The success of this particular case was so great, that when the scientists decided to press two fingers instead of one while he was blindfolded, he was able to tell. This one particular case offers great news for the future, meaning that one day amputees and those suffering from paralysis will have access to mind control prosthesis that allow individuals to feel once again.
Caregiver & Personal Robot
You might have seen Big Hero 6 with the epic super personal care-giving robot known as Baymax. Well if you have, then you'll kind of get the idea of this one. While we don't expect your personal care bot to be able to fly and shoot rockets from his hand, you might well be able to make use of similar care giving abilities.
Clean your floors, bring you a beer, help you cooking and help you with your health are all things we could expect from near-future caregiver and personal robots. There are already a number of robots that can achieve these feats for you, but come at a price that most of us won't be looking to spend. Further development and hype around these robots, that could benefit our lives in the most direct way could soon mean that we can buy an affordable, useful and life improving robot.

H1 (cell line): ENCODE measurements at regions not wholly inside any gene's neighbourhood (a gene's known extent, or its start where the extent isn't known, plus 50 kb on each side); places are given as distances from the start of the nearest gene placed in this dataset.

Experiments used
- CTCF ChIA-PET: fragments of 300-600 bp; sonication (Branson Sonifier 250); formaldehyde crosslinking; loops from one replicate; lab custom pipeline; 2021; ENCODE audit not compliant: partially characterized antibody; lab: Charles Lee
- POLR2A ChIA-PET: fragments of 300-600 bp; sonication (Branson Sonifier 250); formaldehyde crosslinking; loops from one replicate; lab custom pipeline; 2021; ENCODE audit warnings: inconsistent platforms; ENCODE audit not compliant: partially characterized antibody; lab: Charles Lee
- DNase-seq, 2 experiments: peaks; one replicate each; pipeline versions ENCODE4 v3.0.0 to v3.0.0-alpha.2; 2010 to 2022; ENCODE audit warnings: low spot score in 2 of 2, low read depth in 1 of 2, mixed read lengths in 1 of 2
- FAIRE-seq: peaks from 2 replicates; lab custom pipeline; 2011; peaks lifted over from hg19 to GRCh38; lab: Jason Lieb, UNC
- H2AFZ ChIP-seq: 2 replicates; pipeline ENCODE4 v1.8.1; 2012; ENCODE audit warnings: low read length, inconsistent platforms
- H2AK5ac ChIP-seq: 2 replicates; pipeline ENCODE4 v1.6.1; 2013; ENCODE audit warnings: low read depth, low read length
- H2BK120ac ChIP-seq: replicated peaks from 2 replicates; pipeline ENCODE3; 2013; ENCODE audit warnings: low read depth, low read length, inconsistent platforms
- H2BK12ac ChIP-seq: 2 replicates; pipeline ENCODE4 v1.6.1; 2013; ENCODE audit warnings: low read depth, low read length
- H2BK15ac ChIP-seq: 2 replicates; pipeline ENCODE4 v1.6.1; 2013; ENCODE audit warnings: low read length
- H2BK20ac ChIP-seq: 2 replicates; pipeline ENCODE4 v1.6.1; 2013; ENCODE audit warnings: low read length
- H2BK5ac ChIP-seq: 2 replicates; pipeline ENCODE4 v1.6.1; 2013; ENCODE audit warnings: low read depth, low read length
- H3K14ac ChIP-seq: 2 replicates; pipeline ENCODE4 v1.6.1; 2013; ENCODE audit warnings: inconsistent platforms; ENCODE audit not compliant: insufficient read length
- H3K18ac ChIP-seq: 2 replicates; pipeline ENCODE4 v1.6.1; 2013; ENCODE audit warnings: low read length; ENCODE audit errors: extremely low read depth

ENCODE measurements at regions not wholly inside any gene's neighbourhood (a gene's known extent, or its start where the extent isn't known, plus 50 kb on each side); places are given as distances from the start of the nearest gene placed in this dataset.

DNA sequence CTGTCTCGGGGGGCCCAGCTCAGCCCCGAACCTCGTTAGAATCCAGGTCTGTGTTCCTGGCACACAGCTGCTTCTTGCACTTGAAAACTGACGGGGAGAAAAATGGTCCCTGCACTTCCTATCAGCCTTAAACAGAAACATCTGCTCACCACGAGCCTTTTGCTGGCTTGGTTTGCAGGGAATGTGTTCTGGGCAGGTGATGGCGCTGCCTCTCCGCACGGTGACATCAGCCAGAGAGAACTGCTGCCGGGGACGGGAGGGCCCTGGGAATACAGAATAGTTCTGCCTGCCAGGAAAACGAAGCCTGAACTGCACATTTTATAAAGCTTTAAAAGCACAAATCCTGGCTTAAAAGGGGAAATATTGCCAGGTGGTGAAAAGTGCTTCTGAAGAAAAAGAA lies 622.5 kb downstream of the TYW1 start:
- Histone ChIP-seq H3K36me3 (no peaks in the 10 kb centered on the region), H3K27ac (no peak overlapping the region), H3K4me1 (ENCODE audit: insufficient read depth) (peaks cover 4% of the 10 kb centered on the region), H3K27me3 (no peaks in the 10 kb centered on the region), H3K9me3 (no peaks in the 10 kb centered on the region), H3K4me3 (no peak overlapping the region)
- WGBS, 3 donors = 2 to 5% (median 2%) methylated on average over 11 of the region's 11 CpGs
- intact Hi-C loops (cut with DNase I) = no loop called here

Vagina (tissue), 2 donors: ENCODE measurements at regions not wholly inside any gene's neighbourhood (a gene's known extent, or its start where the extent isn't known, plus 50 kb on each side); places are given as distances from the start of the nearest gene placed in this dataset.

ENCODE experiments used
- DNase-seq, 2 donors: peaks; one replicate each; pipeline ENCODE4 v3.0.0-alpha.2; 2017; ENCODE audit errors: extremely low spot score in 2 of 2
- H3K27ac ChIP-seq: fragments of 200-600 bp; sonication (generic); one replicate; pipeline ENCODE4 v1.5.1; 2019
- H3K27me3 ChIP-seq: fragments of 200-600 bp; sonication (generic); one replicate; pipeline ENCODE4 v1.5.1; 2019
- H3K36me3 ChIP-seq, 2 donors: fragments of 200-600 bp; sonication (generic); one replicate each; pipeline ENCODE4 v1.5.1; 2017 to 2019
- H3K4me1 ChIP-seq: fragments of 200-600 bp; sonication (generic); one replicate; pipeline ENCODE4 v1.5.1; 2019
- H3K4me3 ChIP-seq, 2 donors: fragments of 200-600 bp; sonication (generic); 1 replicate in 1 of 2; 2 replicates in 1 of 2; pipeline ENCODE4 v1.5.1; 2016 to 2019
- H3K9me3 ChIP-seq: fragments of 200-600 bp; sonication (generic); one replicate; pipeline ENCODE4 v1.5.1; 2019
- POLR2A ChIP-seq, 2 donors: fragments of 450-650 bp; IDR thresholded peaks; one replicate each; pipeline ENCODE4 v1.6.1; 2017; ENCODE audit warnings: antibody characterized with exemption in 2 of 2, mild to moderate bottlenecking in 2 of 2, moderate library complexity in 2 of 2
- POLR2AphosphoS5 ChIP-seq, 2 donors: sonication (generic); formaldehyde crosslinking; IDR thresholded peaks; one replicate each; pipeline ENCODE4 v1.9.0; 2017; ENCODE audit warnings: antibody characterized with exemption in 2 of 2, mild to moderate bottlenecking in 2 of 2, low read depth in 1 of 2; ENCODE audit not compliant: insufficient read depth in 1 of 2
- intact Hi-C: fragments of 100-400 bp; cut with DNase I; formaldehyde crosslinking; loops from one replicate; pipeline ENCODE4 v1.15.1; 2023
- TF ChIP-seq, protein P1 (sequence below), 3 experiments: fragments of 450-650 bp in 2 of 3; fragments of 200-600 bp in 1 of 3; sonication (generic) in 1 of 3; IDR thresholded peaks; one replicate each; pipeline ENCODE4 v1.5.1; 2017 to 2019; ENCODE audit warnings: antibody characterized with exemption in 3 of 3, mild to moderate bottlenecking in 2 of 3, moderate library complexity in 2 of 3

There are indeed robots such as Care-o-Bot and the PR2 that have been developed and programmed for these reasons. Equipped with sensors, speakers, AI, information about you and location settings, these robots are proving an exiting prospect for future consumers.
Walking & Running Robots
Walking and running robots have landed. They have a number of uses, with active robots working in fields such as chemical clothing testing (PETMAN). This robot works to mimic human movements when in conditions that test chemical clothing. The robot is not only able to walk, but also is programmed to simulate real human physiology, including body temperature, humidity and sweating to provide the most accurate and realistic conditions.
There are already many uses for walking and running robots, ranging from helping to deliver something from A to B (usually in an industrial or military setting) that a wheeled device couldn't do. We've even seen walking robotic style used in children's pet toys (see robot pets section) in the form of walking toy pet dogs.
Walking robots are also intertwined with ekoskeletons, which are designed to support those that are either carry heavy loads, doing something physically that a human alone cannot, or for the paralysed. This ekoskeleton is essentially a structure that wraps around your body, arms or legs (or all) and are used to aid walking and carry large loads. You might have seen photos of soldiers using ekoskeletons to aid their work.